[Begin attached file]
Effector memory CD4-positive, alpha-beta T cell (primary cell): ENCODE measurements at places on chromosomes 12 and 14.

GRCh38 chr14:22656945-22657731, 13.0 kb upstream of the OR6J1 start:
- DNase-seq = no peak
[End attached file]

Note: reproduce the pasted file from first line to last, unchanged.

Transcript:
Effector memory CD4-positive, alpha-beta T cell (primary cell): ENCODE measurements at places on chromosomes 12 and 14.

GRCh38 chr14:22656945-22657731, 13.0 kb upstream of the OR6J1 start:
- DNase-seq = no peak